Determining the pattern of community care: is coresidence more important than caregiver relationshipWomen’s Health Research Faculty Publications
UMMS AffiliationNew England Research Institute
SubjectsActivities of Daily Living; Adult; Age Factors; Aged; Aged, 80 and over; *Caregivers; Community Health Services; *Family; Female; Follow-Up Studies; Forecasting; *Frail Elderly; Health Services for the Aged; *Housing; Humans; Longitudinal Studies; Male; Marital Status; Middle Aged; Self Care; Sex Factors; Social Environment; Social Support
AbstractResearchers have previously emphasized the importance of kinship tie to explaining the pattern of care received by a disabled elder. For example, it has been argued that spouses are a distinct group of caregivers, i.e., they provide more care with less help from others and experience more stress. However, based on the theory of primary group structures and functions, this study hypothesized that coresidence rather than the kinship tie is more important in determining the pattern of caregiving. When spouses are compared to other coresiding caregivers, patterns of informal care and use of formal services are similar. Variance in amounts of informal care is explained by elder gender and frailty level rather than by caregiver relationship. Similarly, level of frailty was the only important predictor of use of formal services.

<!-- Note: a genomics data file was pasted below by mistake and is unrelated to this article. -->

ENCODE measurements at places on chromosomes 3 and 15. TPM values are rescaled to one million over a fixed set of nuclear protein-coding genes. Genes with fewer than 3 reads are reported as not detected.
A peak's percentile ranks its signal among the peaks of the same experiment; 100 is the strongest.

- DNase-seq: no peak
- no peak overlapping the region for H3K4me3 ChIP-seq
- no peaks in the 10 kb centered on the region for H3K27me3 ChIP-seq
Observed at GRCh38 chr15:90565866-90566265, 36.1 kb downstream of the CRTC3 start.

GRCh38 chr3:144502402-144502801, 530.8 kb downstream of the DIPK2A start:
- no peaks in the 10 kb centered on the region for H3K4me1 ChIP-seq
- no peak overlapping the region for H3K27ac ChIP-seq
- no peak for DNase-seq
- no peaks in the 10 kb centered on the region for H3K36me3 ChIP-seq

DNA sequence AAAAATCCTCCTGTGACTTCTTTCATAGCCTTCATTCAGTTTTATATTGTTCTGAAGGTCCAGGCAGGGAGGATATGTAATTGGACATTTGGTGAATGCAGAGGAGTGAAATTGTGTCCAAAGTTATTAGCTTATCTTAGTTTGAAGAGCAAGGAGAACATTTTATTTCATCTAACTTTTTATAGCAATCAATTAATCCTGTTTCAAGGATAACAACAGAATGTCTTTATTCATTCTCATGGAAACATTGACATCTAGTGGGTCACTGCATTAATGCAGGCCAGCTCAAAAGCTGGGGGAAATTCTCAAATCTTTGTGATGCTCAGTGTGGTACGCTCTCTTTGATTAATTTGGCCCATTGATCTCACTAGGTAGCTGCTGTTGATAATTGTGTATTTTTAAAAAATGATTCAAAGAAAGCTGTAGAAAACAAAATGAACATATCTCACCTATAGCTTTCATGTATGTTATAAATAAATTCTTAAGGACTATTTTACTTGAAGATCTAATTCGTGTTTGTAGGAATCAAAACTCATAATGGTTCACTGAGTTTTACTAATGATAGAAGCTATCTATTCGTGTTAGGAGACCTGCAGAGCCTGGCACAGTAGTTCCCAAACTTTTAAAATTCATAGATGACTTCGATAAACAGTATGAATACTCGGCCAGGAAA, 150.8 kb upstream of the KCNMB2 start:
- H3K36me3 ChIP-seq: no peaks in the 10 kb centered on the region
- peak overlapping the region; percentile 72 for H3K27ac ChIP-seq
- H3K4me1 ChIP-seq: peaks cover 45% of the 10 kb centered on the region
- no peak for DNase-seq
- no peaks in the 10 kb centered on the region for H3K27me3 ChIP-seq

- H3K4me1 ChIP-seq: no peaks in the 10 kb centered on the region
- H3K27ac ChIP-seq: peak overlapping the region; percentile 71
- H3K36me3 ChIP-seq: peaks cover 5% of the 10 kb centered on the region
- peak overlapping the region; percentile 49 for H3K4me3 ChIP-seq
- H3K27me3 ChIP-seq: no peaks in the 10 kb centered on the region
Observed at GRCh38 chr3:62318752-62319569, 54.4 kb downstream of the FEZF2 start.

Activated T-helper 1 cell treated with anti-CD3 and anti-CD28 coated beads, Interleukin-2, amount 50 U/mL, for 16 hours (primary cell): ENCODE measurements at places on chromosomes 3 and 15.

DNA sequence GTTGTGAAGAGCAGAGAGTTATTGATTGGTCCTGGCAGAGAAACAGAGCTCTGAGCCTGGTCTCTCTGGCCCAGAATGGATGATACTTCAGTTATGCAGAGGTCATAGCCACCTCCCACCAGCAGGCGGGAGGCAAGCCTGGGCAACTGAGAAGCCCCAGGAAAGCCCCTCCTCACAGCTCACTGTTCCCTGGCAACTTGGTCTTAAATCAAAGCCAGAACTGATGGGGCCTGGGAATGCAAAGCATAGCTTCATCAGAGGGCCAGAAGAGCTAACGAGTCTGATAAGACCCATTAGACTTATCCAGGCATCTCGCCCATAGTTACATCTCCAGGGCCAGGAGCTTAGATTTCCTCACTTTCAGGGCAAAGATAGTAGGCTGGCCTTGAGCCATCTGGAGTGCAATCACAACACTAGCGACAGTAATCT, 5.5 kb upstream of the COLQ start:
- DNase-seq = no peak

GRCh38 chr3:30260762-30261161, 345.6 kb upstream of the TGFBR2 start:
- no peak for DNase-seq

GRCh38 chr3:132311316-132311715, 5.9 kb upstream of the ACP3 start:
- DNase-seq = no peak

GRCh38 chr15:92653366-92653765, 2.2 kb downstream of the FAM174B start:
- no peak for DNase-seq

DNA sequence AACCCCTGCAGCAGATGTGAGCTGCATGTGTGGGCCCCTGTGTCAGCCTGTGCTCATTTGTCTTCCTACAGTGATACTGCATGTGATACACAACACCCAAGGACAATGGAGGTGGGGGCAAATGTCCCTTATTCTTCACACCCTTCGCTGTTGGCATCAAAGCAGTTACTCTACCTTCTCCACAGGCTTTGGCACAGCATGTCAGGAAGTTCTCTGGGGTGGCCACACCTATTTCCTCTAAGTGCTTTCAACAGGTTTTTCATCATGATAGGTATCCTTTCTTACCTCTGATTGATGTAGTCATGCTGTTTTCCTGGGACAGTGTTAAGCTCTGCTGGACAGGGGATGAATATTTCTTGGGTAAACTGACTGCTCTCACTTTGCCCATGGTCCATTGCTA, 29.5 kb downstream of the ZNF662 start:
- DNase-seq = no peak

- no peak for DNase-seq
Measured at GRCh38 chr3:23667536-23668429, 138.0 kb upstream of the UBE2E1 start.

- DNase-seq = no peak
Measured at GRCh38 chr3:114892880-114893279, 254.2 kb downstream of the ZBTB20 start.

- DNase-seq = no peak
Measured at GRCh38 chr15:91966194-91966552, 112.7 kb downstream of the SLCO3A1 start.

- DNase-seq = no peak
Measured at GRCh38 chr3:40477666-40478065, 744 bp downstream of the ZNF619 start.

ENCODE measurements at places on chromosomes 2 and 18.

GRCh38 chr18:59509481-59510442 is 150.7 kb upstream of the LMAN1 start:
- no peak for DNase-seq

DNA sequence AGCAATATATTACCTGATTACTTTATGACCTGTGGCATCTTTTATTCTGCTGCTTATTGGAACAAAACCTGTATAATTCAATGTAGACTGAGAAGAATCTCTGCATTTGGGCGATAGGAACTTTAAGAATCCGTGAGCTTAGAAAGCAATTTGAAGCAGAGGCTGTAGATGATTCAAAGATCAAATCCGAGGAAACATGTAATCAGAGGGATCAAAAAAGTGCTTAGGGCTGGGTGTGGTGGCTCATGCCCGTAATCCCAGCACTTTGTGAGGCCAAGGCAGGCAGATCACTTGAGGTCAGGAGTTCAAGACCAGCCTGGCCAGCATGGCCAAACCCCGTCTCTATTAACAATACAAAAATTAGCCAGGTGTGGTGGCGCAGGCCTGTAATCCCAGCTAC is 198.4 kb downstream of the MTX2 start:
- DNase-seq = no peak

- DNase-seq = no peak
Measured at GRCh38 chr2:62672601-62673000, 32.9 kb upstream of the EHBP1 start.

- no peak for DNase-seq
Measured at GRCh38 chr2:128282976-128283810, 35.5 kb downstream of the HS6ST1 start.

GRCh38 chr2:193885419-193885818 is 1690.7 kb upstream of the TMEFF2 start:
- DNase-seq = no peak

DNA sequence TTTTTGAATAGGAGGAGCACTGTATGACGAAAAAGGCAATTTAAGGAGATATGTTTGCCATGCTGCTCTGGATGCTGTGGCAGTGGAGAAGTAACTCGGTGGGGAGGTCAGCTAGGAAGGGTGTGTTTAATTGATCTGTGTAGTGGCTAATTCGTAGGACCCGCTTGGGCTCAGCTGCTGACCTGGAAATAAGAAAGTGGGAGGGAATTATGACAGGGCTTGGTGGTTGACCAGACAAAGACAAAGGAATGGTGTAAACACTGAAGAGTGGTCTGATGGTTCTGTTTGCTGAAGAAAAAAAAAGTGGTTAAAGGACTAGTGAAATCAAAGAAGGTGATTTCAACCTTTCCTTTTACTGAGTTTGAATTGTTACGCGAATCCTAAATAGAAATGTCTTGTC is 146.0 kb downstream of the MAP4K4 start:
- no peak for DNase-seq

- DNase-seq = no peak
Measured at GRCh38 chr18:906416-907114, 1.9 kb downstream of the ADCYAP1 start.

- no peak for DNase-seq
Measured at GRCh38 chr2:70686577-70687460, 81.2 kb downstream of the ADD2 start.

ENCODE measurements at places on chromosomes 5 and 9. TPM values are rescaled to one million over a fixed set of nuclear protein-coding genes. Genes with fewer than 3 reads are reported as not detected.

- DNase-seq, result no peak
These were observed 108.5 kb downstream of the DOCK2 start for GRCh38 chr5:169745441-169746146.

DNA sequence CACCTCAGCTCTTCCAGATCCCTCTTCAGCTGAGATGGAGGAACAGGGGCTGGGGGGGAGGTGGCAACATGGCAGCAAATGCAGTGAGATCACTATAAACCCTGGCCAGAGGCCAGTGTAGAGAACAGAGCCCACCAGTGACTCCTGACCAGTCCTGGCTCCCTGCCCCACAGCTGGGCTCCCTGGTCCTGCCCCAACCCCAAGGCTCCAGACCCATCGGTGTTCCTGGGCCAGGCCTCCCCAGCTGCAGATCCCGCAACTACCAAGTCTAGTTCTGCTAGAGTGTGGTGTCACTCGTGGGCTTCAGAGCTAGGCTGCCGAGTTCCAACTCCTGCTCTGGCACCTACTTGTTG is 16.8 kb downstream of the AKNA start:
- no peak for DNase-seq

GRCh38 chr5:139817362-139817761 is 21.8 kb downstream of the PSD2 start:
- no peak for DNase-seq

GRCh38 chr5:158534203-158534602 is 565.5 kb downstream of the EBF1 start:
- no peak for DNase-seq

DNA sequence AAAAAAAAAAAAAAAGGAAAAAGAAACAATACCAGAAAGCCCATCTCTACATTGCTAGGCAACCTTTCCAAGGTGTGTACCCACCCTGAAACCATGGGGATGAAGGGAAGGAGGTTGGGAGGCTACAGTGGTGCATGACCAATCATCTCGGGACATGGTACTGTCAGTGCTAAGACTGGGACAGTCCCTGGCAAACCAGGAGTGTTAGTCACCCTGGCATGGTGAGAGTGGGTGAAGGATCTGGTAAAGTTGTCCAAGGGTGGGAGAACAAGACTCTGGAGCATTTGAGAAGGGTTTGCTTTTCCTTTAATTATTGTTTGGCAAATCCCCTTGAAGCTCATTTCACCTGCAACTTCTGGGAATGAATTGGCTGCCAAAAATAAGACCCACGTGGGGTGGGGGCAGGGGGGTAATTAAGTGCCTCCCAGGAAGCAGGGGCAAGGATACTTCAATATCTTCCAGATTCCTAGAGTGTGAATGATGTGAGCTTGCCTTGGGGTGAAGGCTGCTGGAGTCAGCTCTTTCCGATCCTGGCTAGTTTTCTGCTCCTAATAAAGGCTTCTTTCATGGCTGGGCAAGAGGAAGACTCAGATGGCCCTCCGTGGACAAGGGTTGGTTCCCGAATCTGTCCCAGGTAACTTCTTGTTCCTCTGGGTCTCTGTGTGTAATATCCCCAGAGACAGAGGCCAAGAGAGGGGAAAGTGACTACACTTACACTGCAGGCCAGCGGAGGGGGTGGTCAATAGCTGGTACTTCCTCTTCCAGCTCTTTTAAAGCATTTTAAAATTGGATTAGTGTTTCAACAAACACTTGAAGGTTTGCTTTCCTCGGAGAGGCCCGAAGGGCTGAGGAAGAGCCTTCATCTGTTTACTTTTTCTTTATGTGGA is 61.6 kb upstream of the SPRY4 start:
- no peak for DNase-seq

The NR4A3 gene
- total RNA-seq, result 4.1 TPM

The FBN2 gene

SourceJ Gerontol. 1993 Mar;48(2):S74-83.
Related ResourcesLink to article in PubMed
Citation InformationS L Tennstedt, Sybil L. Crawford and John B. McKinlay. "Determining the pattern of community care: is coresidence more important than caregiver relationship" Vol. 48 Iss. 2 (1993) ISSN: 0022-1422 (Print)
Available at: http://works.bepress.com/crawfords/46/